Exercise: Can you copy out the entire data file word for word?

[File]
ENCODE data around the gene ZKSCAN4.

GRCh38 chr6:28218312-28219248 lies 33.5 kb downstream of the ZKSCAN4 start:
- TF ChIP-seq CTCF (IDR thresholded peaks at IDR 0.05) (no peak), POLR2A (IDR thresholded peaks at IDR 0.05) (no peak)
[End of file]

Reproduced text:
ENCODE data around the gene ZKSCAN4.

GRCh38 chr6:28218312-28219248 lies 33.5 kb downstream of the ZKSCAN4 start:
- TF ChIP-seq CTCF (IDR thresholded peaks at IDR 0.05) (no peak), POLR2A (IDR thresholded peaks at IDR 0.05) (no peak)